New Evidence Shows Pioneering Heat Action Plan Helps Millions Avoid Killer Heat
NEW DELHI, INDIA – A pioneering strategy to protect people from killer heat waves is rapidly catching on across India and beyond, as more communities adopt their own Heat Action Plans (HAP) to shield people from dangerously hot weather worsened by climate change.
The Heat Action Plan in Ahmedabad, a major Indian city, was associated with a reduced death rate on hot days, with more than 1,100 deaths avoided each year after it implemented the South Asia’s first-ever HAP in 2013, according to a recent study.
The original Heat Action Plan has been so effective that the Indian government’s National Disaster Management Authority has notified 23 heat wave-prone states to develop similar heat protection plans and issued guidelines to develop them.
Leaders in other South Asian countries have expressed interest in developing their own multi-level strategies to shield people from extreme heat, which have in recent years claimed thousands of lives.
“The Ahmedabad Heat Action Plan is a necessary step towards protecting our communities from extreme heat and a valuable model for future climate adaptation efforts in other communities across the world,” said Ahmedabad Mayor Bijal Patel.
“As temperatures near 50 ºC (122 ºF) in many cities this season, Heat Action Plans are saving lives and raising awareness on how to keep people safe. As more cities and states adopt the plans, these plans will address climate change and save lives across South Asia,” said Anjali Jaiswal, director of NRDC’s India Program.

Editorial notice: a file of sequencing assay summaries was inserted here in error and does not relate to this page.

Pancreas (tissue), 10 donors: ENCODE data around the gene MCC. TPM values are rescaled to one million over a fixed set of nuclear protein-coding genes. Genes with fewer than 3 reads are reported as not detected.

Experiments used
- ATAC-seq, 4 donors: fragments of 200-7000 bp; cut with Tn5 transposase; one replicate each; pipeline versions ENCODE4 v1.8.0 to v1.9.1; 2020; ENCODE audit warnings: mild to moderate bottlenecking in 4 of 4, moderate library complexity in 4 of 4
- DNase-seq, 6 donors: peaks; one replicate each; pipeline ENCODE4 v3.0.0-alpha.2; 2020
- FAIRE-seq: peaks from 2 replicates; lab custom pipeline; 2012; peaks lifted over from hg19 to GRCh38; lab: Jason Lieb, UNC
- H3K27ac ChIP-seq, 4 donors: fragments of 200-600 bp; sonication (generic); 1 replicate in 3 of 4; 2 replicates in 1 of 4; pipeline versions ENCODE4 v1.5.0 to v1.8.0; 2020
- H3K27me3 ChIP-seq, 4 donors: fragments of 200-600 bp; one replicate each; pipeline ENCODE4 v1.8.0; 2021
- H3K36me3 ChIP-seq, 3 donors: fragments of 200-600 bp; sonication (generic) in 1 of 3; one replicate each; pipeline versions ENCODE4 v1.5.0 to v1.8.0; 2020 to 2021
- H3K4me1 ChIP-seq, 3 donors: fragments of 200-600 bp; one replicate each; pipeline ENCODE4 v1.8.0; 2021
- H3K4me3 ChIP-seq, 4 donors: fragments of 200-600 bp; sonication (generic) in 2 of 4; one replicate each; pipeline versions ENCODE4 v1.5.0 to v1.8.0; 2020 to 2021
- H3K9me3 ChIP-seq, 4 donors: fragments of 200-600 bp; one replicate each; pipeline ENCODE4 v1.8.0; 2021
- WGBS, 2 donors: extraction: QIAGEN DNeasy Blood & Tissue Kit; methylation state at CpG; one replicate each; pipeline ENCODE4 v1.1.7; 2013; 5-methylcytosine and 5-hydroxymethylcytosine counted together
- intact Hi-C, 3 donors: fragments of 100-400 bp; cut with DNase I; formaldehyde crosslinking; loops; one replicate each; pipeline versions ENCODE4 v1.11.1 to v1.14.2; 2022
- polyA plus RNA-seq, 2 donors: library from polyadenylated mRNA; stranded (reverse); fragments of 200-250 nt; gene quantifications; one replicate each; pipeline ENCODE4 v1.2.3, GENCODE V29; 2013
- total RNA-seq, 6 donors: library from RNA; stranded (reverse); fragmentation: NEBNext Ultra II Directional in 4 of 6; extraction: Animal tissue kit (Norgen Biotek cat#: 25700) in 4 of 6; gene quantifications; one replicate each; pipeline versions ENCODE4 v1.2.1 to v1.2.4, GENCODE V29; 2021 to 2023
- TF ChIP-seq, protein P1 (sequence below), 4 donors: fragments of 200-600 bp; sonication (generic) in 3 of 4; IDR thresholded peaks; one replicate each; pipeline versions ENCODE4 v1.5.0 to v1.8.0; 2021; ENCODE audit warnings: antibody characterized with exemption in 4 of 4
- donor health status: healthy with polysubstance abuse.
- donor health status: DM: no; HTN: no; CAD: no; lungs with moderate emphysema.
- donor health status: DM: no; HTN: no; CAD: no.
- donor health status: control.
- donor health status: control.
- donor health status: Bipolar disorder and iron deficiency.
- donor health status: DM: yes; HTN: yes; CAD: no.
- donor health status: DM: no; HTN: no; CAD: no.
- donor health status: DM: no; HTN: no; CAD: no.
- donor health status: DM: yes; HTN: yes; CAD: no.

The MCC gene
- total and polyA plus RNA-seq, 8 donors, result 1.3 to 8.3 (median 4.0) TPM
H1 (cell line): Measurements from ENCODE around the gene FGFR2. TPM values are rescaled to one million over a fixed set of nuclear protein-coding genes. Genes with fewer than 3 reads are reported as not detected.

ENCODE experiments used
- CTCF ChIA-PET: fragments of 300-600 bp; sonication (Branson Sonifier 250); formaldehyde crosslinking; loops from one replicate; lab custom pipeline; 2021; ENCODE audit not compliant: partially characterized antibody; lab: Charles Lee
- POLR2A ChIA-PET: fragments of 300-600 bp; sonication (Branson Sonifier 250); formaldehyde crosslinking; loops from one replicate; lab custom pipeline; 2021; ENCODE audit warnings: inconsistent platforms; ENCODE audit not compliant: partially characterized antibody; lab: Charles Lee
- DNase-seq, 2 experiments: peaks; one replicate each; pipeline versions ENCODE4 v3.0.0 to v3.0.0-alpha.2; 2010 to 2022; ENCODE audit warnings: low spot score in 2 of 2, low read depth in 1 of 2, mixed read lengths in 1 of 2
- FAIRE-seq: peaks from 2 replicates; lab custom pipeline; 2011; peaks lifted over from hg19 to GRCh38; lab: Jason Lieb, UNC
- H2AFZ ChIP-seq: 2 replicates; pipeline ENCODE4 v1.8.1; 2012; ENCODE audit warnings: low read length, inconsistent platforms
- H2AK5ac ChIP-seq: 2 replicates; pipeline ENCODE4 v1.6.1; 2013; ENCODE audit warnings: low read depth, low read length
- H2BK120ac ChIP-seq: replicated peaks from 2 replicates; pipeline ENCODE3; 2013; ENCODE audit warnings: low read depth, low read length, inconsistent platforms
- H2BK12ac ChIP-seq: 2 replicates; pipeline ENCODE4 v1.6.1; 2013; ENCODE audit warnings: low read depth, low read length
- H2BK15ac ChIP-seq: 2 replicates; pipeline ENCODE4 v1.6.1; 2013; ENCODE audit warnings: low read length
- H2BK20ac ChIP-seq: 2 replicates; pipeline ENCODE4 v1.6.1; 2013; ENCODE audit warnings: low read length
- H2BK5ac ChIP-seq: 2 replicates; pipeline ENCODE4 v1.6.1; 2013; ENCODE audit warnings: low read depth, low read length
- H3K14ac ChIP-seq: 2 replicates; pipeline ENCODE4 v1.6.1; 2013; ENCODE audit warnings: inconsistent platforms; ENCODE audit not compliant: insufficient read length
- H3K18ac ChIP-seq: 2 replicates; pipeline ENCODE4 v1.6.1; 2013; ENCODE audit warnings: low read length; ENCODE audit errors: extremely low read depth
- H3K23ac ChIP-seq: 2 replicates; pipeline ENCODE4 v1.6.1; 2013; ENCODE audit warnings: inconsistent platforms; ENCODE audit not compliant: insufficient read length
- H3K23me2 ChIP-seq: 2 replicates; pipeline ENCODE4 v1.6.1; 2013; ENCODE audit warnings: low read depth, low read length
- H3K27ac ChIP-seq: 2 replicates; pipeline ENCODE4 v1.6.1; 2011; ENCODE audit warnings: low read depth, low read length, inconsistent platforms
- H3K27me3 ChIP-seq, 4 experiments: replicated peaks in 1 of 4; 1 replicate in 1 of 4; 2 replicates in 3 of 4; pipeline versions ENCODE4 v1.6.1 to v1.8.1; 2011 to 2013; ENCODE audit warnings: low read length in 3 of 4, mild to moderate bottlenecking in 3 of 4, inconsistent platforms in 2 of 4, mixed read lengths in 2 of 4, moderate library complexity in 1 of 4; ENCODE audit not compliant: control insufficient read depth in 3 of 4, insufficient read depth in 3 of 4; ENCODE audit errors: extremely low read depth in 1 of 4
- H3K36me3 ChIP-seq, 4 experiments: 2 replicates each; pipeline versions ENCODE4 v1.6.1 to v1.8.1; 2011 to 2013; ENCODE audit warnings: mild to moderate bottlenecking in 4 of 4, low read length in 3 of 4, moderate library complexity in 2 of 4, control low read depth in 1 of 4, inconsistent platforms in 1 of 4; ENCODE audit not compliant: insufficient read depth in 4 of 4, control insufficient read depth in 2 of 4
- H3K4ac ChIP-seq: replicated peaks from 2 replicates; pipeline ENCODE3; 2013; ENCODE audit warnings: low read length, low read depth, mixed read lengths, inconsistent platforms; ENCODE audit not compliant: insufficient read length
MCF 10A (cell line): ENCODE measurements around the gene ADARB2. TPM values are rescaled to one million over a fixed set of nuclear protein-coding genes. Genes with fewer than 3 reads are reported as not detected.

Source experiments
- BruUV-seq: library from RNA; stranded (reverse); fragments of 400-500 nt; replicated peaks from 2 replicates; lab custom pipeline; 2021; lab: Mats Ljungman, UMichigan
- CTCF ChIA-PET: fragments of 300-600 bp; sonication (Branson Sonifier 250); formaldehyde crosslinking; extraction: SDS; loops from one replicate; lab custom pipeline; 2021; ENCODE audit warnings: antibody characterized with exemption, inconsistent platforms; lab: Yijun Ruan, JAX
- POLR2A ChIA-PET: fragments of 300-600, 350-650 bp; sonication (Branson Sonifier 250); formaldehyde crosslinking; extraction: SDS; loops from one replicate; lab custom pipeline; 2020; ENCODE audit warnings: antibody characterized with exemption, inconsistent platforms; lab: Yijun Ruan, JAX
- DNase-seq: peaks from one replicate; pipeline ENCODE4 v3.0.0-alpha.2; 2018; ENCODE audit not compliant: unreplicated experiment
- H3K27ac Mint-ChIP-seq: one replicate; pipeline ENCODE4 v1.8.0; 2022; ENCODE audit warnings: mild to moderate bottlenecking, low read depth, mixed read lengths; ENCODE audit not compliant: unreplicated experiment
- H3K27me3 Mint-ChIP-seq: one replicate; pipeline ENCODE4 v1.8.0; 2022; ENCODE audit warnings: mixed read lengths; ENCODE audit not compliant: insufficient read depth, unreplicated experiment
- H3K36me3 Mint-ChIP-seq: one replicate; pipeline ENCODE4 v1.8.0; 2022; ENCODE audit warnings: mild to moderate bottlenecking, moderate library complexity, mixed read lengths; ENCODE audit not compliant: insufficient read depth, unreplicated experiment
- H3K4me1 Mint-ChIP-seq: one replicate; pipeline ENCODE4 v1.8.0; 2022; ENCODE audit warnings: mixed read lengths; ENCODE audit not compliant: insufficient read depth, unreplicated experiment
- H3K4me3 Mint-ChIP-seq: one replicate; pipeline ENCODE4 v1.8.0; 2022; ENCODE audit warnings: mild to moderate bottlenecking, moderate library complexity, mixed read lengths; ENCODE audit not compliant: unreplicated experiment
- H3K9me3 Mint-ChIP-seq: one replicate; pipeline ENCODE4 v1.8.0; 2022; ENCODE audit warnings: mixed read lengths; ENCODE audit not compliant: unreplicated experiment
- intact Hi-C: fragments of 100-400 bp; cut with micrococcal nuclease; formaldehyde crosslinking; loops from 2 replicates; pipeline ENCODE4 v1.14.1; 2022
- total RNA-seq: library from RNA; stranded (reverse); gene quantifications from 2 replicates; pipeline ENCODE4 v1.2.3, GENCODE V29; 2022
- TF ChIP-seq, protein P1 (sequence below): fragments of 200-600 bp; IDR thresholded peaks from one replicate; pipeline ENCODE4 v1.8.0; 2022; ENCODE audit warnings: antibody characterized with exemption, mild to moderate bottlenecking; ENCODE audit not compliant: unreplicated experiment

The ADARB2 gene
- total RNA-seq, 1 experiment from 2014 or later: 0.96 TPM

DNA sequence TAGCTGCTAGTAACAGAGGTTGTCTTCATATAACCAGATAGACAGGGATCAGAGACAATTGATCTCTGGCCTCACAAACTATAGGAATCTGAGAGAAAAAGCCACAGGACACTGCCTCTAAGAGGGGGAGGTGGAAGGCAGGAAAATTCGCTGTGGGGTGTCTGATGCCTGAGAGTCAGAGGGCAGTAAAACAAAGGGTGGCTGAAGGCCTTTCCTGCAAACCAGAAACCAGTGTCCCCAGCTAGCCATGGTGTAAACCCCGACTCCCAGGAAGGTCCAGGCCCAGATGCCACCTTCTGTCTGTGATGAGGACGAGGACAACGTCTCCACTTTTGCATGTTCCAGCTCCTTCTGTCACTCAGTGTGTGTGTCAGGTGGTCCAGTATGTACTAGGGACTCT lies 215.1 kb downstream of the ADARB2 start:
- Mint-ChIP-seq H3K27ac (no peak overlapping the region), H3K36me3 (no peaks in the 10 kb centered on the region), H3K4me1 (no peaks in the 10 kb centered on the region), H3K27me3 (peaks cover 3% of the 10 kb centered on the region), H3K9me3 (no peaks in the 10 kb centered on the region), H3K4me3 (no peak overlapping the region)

“Ahmedabad’s innovative model for preparing vulnerable populations for rising temperatures, such as school children, the elderly, the poor and outdoor laborers, has been very effective,” said Dr. Dileep Mavalankar, director of the Indian Institute of Public Health, Gandhinagar, one of the coalition partners who first developed the Ahmedabad Heat Action Plan.
“India is showing the world that in our fight against climate change we can take smart steps right now to protect millions of people from deadly heat waves. Heat Action Plans are simple to implement and now dozens of cities and states are doing just that,” said Polash Mukerjee with NRDC’s India Program.
New research demonstrates that expanding heat resilience efforts on the ground could help save thousands of lives in India. A groundbreaking study evaluating Ahmedabad’s HAP shows how adaptations can contribute to reduced population vulnerability to extreme heat.